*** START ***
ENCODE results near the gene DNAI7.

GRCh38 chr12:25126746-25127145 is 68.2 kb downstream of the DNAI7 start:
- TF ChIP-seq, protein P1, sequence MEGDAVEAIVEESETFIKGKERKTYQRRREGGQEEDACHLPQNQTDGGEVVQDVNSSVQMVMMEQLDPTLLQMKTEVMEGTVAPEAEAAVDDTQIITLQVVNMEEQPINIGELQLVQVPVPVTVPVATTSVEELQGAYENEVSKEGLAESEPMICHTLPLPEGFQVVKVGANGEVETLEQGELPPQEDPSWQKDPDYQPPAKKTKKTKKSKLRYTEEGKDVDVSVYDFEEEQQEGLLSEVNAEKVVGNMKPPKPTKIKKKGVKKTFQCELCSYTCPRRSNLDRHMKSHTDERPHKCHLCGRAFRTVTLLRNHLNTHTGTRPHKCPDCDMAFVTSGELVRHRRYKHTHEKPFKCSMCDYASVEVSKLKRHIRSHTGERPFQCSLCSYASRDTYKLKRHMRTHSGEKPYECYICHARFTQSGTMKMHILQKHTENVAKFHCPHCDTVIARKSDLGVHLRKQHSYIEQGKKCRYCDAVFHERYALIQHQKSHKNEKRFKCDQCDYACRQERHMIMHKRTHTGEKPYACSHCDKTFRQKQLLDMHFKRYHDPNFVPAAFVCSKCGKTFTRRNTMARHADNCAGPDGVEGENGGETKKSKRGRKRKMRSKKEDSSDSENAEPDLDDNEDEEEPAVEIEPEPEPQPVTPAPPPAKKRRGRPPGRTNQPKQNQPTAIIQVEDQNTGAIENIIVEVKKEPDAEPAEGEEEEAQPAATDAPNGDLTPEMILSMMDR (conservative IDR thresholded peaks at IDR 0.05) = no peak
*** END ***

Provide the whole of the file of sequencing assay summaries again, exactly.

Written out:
ENCODE results near the gene DNAI7.

GRCh38 chr12:25126746-25127145 is 68.2 kb downstream of the DNAI7 start:
- TF ChIP-seq, protein P1, sequence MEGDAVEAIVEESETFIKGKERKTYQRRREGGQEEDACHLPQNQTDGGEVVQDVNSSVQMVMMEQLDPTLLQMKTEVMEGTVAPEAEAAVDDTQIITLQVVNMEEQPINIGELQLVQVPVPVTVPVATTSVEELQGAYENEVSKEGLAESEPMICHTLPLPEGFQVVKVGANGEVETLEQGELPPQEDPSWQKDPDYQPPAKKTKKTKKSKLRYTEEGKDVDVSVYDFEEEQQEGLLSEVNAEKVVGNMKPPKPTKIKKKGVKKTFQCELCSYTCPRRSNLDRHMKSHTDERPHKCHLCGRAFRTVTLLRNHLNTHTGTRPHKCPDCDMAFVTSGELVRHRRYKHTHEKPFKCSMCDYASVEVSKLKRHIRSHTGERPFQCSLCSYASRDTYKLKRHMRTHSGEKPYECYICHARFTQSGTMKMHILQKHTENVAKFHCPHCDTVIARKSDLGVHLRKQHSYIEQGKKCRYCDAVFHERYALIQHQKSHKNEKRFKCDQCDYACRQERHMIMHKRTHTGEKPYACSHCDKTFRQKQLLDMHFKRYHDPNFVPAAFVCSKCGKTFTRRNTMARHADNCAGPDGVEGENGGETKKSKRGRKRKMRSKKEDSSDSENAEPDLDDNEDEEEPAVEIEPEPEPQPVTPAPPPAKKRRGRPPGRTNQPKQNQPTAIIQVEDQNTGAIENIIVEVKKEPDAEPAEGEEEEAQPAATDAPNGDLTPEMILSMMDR (conservative IDR thresholded peaks at IDR 0.05) = no peak